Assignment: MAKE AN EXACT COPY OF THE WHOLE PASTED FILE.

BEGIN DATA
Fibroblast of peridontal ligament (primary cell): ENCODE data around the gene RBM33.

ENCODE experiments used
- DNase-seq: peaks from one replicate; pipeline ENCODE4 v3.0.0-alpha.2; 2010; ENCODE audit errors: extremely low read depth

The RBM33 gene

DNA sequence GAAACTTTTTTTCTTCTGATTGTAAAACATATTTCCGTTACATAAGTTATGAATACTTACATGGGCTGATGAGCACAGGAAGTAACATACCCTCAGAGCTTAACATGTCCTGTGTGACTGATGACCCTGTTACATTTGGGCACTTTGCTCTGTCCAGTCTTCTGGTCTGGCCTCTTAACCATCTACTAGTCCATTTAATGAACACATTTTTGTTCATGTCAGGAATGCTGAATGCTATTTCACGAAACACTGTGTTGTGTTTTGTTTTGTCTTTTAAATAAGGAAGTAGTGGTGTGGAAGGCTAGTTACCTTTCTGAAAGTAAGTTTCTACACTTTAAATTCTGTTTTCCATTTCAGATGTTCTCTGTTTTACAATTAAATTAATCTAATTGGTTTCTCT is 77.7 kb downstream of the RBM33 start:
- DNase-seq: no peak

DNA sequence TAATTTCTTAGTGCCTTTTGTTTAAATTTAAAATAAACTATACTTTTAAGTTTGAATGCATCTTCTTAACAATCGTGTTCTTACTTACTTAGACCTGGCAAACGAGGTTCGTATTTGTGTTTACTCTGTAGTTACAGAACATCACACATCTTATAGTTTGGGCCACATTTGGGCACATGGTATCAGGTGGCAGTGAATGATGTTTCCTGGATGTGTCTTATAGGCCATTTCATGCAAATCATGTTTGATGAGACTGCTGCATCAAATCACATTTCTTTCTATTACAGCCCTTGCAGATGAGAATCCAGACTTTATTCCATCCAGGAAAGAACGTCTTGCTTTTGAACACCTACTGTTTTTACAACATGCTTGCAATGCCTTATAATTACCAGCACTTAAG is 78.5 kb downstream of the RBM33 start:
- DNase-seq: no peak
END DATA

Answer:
Fibroblast of peridontal ligament (primary cell): ENCODE data around the gene RBM33.

ENCODE experiments used
- DNase-seq: peaks from one replicate; pipeline ENCODE4 v3.0.0-alpha.2; 2010; ENCODE audit errors: extremely low read depth

The RBM33 gene

DNA sequence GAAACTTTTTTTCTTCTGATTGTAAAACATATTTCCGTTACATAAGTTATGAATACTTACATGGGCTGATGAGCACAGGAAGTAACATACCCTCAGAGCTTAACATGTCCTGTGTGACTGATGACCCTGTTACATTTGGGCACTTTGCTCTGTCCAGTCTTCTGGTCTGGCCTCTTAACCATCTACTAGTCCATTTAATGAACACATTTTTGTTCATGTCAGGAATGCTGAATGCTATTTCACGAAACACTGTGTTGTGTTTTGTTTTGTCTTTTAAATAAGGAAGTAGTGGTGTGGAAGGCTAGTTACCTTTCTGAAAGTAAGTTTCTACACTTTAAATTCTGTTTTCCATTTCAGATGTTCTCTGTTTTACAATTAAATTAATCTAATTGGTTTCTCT is 77.7 kb downstream of the RBM33 start:
- DNase-seq: no peak

DNA sequence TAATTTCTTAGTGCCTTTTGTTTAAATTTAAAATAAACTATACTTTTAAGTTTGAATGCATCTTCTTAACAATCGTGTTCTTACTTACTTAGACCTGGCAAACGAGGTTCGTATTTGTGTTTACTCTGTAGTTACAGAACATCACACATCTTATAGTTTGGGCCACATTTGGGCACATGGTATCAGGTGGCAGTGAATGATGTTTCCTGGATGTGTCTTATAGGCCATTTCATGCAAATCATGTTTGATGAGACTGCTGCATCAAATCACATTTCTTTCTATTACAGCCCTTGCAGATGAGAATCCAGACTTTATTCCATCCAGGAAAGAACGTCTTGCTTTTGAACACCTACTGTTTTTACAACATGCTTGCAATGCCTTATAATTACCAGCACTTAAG is 78.5 kb downstream of the RBM33 start:
- DNase-seq: no peak